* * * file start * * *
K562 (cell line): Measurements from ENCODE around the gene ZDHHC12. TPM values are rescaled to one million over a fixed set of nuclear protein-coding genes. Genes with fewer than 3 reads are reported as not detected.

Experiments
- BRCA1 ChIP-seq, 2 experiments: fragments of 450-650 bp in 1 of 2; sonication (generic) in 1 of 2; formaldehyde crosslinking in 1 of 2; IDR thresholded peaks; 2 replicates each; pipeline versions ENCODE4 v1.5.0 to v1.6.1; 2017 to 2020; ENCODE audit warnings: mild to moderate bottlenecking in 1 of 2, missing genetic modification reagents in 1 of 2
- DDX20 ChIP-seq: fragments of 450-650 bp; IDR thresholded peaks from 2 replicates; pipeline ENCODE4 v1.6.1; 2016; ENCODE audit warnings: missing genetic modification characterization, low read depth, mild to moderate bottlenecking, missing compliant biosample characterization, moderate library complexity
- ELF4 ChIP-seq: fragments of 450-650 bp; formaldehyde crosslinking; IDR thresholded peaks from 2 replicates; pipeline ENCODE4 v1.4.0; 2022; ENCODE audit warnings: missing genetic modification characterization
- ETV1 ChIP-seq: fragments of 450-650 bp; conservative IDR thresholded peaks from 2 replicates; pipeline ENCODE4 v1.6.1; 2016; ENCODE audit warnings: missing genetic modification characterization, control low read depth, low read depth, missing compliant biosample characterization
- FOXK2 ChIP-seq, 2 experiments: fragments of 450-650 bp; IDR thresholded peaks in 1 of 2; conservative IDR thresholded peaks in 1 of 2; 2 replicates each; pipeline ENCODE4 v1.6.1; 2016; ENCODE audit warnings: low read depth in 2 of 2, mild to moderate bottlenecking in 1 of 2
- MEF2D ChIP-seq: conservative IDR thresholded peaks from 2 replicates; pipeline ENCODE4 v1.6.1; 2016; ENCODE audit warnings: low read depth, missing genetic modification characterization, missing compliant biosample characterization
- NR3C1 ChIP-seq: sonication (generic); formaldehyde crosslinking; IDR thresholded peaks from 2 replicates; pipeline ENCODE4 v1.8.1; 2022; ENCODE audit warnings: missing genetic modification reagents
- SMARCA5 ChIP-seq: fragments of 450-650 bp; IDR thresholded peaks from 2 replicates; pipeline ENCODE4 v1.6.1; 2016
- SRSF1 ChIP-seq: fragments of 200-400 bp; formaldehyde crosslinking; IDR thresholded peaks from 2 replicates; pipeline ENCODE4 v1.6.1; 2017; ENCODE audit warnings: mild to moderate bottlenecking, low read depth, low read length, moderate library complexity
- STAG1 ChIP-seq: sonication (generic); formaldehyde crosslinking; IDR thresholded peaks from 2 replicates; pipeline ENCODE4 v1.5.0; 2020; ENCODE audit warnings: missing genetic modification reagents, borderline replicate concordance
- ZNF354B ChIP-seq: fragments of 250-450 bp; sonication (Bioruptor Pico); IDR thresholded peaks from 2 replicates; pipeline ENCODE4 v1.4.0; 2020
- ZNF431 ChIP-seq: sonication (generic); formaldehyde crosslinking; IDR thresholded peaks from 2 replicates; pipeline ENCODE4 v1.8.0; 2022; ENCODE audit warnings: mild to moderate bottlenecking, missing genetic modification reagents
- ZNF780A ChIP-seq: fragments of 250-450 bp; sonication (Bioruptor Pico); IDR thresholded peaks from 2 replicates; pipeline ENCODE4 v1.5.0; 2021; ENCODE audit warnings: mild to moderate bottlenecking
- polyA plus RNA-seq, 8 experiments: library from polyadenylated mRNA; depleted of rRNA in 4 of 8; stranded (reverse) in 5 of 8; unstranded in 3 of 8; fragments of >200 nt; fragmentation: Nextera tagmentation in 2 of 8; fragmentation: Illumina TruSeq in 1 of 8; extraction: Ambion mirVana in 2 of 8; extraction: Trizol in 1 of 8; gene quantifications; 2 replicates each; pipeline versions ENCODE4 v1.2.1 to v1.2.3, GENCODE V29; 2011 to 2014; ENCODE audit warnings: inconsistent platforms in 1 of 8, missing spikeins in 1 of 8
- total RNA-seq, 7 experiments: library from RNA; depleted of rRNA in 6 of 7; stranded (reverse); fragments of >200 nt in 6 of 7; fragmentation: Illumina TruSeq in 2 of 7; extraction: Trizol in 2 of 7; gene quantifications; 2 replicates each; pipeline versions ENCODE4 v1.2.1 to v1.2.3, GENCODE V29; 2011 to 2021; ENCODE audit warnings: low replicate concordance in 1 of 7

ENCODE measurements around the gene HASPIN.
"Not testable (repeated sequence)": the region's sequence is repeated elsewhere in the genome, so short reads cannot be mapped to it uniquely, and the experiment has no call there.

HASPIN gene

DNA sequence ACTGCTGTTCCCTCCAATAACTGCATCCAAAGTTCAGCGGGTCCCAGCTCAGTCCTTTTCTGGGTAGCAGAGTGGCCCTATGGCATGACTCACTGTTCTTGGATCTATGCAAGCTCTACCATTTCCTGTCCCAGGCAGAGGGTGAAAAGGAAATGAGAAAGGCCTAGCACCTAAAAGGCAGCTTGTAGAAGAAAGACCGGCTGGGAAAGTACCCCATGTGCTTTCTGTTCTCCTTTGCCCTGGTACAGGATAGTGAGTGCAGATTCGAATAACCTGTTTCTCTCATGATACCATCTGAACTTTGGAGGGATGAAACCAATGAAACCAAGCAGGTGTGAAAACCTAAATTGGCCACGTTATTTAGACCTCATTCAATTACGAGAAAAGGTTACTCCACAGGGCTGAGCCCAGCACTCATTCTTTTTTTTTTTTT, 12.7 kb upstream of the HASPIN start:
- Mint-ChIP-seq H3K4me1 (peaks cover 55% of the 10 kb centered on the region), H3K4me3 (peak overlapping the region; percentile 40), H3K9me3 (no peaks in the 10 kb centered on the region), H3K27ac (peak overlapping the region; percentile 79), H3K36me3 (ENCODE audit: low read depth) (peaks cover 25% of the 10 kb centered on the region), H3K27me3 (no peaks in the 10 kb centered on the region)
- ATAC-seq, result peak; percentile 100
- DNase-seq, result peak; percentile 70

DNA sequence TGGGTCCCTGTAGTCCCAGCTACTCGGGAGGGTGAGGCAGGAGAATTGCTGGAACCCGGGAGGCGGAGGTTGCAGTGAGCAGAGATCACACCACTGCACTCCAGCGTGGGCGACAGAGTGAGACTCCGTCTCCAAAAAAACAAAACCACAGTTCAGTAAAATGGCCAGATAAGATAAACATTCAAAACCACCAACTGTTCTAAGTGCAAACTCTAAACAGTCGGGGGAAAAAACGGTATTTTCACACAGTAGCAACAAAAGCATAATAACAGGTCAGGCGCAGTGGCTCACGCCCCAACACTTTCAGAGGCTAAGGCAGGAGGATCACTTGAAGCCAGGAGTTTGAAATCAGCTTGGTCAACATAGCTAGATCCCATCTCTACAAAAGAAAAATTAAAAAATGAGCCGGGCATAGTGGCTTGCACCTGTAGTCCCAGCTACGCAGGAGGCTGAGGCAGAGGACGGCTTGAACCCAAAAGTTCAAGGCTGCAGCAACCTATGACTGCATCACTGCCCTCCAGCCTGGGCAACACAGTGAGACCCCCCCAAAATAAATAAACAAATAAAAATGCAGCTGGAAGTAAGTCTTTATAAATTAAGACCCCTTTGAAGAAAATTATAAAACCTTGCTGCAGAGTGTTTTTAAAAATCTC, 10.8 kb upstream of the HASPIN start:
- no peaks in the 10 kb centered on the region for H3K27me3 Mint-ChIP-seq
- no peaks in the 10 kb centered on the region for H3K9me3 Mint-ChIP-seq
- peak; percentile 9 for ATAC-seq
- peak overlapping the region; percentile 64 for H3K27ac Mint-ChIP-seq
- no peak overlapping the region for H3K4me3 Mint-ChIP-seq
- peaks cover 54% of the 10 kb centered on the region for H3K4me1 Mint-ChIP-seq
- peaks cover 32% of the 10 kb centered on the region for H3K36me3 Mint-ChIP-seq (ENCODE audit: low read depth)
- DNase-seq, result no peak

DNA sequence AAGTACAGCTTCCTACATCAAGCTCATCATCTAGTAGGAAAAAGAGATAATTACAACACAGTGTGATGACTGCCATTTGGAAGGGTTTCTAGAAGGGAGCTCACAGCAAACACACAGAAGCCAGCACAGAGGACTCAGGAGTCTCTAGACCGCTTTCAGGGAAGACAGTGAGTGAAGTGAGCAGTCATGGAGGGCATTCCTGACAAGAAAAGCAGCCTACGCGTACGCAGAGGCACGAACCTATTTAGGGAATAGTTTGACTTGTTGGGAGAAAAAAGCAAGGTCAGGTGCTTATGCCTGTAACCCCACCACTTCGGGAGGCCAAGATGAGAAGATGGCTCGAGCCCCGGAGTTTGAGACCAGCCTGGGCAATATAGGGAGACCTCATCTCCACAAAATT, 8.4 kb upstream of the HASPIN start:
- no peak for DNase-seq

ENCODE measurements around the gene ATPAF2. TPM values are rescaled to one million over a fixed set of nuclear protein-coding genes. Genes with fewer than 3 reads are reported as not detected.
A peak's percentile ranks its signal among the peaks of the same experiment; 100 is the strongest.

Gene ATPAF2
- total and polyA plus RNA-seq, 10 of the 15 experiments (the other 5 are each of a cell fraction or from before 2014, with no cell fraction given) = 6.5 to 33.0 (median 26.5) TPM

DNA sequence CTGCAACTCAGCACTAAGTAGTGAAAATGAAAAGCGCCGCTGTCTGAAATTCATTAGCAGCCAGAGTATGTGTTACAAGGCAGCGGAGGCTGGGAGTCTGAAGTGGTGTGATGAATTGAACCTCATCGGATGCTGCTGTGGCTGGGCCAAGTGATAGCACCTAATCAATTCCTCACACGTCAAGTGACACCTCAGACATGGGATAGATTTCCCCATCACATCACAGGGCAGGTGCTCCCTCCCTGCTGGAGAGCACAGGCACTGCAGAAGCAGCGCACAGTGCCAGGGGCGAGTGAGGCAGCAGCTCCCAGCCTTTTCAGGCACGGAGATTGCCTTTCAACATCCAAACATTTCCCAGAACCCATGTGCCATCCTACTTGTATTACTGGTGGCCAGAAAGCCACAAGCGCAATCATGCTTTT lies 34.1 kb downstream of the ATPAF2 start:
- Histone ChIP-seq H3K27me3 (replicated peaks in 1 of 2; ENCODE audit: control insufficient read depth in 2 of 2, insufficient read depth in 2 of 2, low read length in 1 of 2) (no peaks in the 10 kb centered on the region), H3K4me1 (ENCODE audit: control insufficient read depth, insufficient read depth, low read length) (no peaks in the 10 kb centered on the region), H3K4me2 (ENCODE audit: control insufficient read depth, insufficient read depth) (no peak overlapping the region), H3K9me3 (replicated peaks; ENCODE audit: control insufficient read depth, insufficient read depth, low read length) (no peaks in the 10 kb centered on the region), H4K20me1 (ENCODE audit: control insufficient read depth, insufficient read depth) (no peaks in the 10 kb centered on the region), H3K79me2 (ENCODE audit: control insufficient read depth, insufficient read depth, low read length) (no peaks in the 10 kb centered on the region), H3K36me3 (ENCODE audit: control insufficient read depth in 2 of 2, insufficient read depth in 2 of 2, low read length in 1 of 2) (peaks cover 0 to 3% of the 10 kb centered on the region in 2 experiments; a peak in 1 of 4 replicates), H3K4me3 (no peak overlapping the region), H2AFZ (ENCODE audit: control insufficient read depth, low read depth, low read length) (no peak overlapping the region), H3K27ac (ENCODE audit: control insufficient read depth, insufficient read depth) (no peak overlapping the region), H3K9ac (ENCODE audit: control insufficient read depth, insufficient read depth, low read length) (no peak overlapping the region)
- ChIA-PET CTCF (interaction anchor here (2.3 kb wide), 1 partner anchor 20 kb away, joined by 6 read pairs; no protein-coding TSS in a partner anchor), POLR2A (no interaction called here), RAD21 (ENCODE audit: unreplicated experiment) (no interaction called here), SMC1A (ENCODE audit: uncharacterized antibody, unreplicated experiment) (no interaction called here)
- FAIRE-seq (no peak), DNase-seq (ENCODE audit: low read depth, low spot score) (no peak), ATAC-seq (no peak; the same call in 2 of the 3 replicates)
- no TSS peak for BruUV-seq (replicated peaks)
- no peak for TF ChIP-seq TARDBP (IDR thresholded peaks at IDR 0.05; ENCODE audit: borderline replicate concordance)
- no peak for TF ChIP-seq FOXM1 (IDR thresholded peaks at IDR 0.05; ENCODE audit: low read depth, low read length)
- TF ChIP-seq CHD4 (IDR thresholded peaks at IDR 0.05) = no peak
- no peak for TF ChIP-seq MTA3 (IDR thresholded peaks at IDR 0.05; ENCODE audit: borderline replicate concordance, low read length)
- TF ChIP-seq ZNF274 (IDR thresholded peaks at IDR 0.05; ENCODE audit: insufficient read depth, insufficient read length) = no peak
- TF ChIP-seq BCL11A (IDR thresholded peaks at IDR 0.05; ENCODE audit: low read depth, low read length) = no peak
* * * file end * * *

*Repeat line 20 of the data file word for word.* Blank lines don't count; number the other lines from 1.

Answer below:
HASPIN gene